Science & Research

Exercise may help treat alcohol dependence, study shows

After 12 weeks of aerobic exercise, alcohol-dependent subjects report lower levels of consumption

By
Staff Writer
Monday, April 14, 2014

Aerobic exercise is associated with reduced alcohol consumption in individuals with alcohol dependency, University psychiatrists showed in a new study published in the Journal of Substance Abuse and Treatment.

Aerobic exercise may improve outcomes for alcohol-dependent individuals, according to recent findings from a psychological study led by Richard Brown, professor of psychiatry and human behavior. 

The results of the study, published in the Journal of Substance Abuse and Treatment, found that individuals in the early stage of recovery from alcohol dependence who began a regular aerobic exercise routine decreased their alcohol consumption.

Brown said exploring the effect of exercise on mental health has been a “long-standing interest” and that he remembered reading about such treatments while in graduate school in the 1980s.

After a period of years working at Butler Hospital, he said he felt “the time was right” to embark on this research, especially after noticing a lack of work on the topic in scientific literature.

After receiving permission to use a balcony area at Butler Hospital, Brown set up a gym, bringing in the necessary equipment and installing a sound system so music could be pumped in, he said.

The 25 participants met and exercised in groups weekly for 12 weeks.

Having the participants come in only once a week was purposeful, Brown said, because it established a sustainable exercise routine that participants would more likely integrate into their lives once the study ended. Researchers worked with participants throughout the course of the study to develop other ways to build exercise into their schedules beyond the group sessions, Brown said. “We didn’t want them to crash at the end of the 12 weeks.”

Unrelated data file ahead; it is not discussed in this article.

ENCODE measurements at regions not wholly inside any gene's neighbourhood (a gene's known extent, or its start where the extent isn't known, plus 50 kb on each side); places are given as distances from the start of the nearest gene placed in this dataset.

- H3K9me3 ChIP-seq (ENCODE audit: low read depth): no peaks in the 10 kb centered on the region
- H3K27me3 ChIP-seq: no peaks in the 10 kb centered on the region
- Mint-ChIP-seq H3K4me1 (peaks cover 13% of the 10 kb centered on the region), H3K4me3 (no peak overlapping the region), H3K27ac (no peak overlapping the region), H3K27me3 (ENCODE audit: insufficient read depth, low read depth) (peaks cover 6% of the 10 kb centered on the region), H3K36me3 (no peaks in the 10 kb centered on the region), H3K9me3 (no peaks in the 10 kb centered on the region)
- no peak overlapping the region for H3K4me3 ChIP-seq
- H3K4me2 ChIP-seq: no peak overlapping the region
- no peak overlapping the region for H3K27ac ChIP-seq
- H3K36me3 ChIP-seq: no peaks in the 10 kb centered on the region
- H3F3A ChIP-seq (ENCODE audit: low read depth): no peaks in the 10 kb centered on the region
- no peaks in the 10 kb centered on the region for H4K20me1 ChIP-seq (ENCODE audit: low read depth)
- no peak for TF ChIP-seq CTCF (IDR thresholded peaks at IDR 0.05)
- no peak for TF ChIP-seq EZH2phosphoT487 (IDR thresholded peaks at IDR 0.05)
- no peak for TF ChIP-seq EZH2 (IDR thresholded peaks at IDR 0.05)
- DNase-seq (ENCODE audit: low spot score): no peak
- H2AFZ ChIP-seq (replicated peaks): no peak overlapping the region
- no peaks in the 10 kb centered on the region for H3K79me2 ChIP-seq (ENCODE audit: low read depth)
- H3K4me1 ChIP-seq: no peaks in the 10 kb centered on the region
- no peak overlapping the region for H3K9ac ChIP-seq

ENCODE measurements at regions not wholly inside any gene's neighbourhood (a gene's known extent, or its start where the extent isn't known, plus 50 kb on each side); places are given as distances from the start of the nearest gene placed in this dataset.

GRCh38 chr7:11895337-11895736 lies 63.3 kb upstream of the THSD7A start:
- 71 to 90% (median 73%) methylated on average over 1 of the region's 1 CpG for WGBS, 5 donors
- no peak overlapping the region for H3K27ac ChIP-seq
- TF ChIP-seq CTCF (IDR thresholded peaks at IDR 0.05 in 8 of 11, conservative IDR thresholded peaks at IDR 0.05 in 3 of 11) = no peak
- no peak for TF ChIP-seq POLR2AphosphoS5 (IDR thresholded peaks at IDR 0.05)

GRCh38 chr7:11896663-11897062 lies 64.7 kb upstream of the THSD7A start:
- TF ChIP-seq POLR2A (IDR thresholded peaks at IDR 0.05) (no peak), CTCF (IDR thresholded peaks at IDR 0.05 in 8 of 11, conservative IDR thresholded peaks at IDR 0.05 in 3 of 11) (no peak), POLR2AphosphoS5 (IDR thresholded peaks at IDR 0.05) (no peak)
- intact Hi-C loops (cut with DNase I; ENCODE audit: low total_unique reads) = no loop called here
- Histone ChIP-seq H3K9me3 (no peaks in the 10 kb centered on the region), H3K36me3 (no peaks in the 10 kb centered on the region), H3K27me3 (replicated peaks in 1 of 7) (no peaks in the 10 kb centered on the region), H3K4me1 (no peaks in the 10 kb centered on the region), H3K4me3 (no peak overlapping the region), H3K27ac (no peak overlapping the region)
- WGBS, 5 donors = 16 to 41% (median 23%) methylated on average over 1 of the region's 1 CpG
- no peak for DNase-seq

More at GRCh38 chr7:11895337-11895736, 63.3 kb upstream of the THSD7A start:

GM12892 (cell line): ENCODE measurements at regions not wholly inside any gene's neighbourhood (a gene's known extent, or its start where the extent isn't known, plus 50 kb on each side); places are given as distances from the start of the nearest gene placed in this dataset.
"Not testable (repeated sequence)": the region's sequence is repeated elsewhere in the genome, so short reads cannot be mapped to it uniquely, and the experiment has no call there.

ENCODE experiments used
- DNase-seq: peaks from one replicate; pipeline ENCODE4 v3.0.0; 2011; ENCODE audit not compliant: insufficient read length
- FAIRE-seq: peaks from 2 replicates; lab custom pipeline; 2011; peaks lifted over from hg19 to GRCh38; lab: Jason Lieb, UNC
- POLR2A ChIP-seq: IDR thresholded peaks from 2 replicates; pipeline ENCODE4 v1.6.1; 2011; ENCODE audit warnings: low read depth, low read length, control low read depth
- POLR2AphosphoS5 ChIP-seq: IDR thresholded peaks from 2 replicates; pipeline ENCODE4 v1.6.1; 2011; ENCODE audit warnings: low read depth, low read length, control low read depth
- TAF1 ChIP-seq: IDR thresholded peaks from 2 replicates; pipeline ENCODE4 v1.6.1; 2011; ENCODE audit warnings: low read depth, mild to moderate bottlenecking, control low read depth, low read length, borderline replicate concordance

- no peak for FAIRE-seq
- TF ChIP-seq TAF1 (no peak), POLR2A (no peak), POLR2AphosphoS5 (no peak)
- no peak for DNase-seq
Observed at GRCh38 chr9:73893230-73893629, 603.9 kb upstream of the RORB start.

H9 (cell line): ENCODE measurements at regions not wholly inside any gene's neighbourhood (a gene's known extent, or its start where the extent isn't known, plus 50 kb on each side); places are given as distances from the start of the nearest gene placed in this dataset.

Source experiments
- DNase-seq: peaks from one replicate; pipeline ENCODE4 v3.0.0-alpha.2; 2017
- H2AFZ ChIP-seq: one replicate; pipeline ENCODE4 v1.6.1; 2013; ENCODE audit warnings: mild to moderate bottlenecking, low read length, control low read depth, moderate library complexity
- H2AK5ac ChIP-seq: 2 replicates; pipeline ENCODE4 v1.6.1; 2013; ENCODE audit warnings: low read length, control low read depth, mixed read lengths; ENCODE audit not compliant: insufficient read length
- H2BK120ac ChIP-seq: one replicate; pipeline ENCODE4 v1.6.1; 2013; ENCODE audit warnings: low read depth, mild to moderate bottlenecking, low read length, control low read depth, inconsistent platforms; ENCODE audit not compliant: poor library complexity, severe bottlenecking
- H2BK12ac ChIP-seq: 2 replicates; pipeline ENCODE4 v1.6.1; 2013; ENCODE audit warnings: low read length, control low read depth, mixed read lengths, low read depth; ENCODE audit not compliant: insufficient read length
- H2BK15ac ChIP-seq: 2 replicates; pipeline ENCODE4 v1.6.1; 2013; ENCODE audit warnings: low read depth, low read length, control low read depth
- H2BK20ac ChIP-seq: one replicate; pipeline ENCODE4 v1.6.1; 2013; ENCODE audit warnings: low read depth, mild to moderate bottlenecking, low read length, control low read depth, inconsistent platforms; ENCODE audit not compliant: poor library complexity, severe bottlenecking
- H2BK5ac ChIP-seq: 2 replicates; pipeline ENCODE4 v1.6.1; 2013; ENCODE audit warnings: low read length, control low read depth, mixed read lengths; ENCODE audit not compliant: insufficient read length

The researchers used standard interviews and questionnaires  to evaluate participants’ drinking habits over the course of the study. “The most basic outcome we were looking for was a reduction in drinking,” Brown said.

Ultimately, the results pointed to decreased drinking in alcohol-dependent patients who participated in aerobic exercise as well as normal treatment.

“Any substance abuse counselor or mental health provider working with alcohol-dependent patients in early recovery should consider recommending that their patients engage in aerobic exercise,” wrote Ana Abrantes, associate professor of psychiatry and human behavior and a co-author of the study, in an email to the Herald.

The “empirical support” established by Brown, Abrantes and colleagues is an “important step” in testing the idea that exercise could improve treatment outcomes for alcoholism — an idea that is “intuitively appealing,” wrote David Williams, assistant professor of behavioral and social sciences, in an email to The Herald.

The participants, some recruited from a drug treatment program at Butler Hospital and others recruited from the community, were very positive about the effects of the exercise on their mental health. Many said the exercise regimen “gave structure to their lives that they hadn’t had before,” Brown said. The exercise program offered a nice alternative to drinking, he said, and many individuals were “very enthusiastic.”

There was an observable “improvement in their overall affect,” Abrantes wrote, adding that she also noticed “increased confidence that generalized to other areas of their life.”

Abrantes wrote that she fell into the work “entirely by accident” but that she “loved working on the project so much that (she) decided to pursue aerobic exercise as an intervention for other mental health issues.”

This study was preliminary given its small sample size, Brown said, adding that his team of researchers is hoping to do a larger, more definitive study, possibly with a control group that receives health education unrelated to exercise. The present study included a control group that was just given advice on exercise, but even this alone prompted significant increases in physical activity.

“This is an excellent, timely article,” wrote Michael Zvolensky, a professor of psychology at the University of Houston whose research focuses on anxiety, substance use and health, in an email to The Herald. He added that the work had a “methodologically sound design” and “represents a next step in alcohol treatment development.”

He pointed to the broad potential for future study, including clinical trials and exploration of the “mechanisms underlying the observed effects.”

“I think in general, the idea of getting people to engage in some kind of physical activity regimen during their recovery period is an area that warrants further study,” Brown said. “It is likely to be very promising.”

  • TheRationale

    Yes, put down the beer, get off the couch, and go running!